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Choosing an Alzheimer's Doctor

Choosing the Best Professional to Meet Your Needs

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Updated June 27, 2014

When it comes to Alzheimer's disease, choosing an Alzheimer's doctor is crucial to receiving the proper care and treatment. But who do you see? The medical field has split itself into so many specialties that finding the right professional can be a daunting task.

Your primary care physician is often the best place to start; if more focused testing or treatment is needed, you may be referred to a specialist. However, primary care physicians don't always refer patients to specialists, even when it could help clarify a diagnosis or supplement primary treatment. In these cases, it’s up to you to sort through the maze of medical professionals.

If you feel that you want more specialized care, use the following guide to help you determine what kind of expert will best meet your needs. Of course, always check to make sure professionals are licensed or certified to practice their specializations.

Geriatric Nurse Practitioner (GNP)
A registered nurse specializing in the care of older adults. GNPs may be well-versed in medication and behavioral issues related to Alzheimer's. Becoming a GNP requires a master’s degree and certification through the American Nurses Credentialing Center.

Geriatric Psychiatrist
A physician specializing in mental, emotional, and behavioral disorders commonly affecting the older population. Geriatric psychiatrists can prescribe medications to treat the cognitive and behavioral symptoms of Alzheimer's. They must earn a doctorate in medicine and complete a residency in psychiatry with an emphasis on geriatrics.

Geriatrician
A physician specializing in the health challenges and diseases common among older adults. Geriatricians sometimes serve as primary physicians for older patients. Becoming a geriatrician requires a doctorate in medicine and a residency in internal medicine, followed by a fellowship (subspecialty training) in geriatrics.

Gerontologist
A professional specializing in the biological, psychological, and social aspects of aging. Gerontologists have a masters or doctoral degree in gerontology and can provide non-medical services to older adults, such as caregiver classes and support groups or early-stage support groups for people diagnosed with Alzheimer's disease. Although gerontologists are not medical professionals, they are mentioned here because they provide important support services that supplement medical care.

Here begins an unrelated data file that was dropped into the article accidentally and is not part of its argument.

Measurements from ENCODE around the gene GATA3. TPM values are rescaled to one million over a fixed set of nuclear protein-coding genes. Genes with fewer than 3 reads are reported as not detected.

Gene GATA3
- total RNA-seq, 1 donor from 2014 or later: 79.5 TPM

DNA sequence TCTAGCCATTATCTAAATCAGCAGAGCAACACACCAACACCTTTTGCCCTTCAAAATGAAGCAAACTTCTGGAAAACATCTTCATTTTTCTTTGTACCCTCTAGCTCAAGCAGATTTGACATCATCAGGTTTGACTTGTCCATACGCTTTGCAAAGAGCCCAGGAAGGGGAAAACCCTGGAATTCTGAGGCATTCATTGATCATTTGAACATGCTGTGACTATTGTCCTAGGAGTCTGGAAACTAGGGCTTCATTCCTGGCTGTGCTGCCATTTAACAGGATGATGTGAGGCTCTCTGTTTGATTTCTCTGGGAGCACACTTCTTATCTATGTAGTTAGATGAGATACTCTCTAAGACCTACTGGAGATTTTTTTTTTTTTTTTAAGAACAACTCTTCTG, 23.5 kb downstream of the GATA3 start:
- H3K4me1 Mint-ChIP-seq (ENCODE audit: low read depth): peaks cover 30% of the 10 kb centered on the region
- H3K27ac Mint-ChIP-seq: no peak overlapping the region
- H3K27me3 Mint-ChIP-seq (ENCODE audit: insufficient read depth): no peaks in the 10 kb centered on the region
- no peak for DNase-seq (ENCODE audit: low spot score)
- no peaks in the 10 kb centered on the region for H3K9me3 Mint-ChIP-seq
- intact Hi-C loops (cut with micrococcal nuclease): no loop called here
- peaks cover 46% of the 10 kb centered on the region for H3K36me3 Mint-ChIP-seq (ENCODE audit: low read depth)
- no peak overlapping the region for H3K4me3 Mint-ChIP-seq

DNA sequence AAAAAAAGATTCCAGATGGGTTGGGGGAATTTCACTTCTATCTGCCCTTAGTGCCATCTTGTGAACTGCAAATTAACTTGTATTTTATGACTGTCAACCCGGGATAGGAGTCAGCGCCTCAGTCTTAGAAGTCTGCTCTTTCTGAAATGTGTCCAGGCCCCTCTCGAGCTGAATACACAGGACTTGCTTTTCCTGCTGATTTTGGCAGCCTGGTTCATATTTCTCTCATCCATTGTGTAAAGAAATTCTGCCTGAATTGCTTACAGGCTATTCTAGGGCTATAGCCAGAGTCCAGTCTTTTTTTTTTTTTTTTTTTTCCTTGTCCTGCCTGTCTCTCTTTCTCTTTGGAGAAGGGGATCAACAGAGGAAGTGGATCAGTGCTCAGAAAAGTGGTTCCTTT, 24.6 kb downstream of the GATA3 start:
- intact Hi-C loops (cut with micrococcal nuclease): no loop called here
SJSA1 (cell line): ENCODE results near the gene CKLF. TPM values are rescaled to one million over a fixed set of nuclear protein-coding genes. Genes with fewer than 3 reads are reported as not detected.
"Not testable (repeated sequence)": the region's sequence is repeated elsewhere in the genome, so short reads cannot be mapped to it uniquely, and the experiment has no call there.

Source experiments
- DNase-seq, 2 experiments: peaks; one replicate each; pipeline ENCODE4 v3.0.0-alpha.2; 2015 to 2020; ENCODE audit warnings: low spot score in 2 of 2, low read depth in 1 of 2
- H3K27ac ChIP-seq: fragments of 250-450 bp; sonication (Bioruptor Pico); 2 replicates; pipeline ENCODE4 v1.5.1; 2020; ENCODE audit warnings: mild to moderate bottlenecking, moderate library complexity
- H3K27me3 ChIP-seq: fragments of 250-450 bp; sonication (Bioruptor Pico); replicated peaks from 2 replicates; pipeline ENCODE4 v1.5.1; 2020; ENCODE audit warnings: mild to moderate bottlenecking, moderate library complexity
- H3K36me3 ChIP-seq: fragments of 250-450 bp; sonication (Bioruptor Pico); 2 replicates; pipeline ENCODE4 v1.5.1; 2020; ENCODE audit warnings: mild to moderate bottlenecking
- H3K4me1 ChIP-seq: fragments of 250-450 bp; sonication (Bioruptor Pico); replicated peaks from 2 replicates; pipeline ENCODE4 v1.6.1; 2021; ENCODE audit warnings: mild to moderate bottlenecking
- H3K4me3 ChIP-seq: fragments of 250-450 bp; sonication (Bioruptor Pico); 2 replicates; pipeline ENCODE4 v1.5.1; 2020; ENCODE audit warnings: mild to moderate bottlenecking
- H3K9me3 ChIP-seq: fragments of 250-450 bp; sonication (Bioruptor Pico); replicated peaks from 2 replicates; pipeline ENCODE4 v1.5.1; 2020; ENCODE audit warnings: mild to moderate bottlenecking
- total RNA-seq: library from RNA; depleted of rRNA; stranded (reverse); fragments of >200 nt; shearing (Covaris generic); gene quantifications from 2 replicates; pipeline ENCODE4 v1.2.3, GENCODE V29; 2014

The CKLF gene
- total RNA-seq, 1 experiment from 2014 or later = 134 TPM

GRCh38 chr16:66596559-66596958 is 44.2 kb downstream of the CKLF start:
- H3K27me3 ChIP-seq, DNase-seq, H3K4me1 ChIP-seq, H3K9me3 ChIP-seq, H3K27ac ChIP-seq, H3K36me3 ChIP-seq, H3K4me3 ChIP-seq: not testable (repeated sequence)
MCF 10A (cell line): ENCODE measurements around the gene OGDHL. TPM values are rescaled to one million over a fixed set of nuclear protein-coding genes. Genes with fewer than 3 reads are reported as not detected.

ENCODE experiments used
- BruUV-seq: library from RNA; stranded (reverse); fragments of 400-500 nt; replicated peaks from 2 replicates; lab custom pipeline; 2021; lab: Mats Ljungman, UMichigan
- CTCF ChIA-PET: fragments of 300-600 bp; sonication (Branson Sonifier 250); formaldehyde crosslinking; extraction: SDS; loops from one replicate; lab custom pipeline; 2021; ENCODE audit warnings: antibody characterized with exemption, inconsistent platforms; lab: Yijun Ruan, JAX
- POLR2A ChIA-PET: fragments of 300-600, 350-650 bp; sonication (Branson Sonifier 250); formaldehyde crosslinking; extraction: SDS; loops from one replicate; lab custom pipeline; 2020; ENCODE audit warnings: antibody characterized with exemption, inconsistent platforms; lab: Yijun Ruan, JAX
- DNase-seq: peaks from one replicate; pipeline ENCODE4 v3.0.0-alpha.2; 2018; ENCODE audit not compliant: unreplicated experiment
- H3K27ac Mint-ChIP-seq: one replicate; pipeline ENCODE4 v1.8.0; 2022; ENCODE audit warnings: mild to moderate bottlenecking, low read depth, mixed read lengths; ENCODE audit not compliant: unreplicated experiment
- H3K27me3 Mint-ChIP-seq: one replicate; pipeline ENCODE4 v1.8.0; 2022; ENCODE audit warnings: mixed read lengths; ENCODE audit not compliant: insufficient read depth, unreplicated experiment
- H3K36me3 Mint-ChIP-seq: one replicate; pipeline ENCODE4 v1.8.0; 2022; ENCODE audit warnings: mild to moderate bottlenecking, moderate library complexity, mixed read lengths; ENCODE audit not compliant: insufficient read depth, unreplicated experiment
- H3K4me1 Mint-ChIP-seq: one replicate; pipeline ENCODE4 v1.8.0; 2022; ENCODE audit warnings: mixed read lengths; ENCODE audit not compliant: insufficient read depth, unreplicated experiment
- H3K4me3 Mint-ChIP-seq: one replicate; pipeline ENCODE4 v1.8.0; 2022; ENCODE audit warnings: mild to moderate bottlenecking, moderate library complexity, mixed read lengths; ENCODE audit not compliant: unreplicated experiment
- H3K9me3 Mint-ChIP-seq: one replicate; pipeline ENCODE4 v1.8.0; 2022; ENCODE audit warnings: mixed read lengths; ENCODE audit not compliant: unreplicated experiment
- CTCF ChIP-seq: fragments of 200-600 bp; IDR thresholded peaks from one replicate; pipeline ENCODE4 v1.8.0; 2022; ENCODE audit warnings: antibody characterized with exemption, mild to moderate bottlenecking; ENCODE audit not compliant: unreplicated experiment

Geropsychologist
A psychologist specializing in the mental health challenges of the older population. Geropsychologists can perform psychological testing and focus therapy on issues related to caregiving, coping, behavior management of Alzheimer's symptoms, and grief and loss. A geropsychologist must have a doctorate in psychology and must have completed an intensive internship of supervised practice with older adults.

Neurologist
A physician specializing in diseases of the nervous system, such as Alzheimer’s, Parkinson’s, epilepsy, and stroke. A neurologist has a doctorate in medicine and has completed a residency in neurology. Neurologists may or may not have specific experience and training in diseases of the older population.

Neuropsychologist
A psychologist specializing in the relationship between brain systems and behavior. Neuropsychologists can perform neuropsychological testing to determine the type and level of impairment due to Alzheimer's disease, traumatic brain injury, stroke, or other conditions. Becoming a neuropsychologist requires a doctorate in psychology and an intensive internship in neuropsychology. Neuropsychologists may or may not have specific experience and training in conditions affecting older adults.

Sources:

Careers in geriatric psychiatry. American Association for Geriatric Psychiatry. 2004. http://www.aagponline.org/prof/careers_gerpsych.asp

Gerontological nurse practitioner certification. American Nurses Credentialing Center. 2007. http://www.nursecredentialing.org/cert/eligibility/gnp.html

How do you become a physician? American Medical Association. March 18, 2005. http://www.ama-assn.org/ama/pub/category/14365.html

How do you become a professional in aging? Association for Gerontology in Higher Education. 2001. http://www.careersinaging.com/careersinaging/professionals.html

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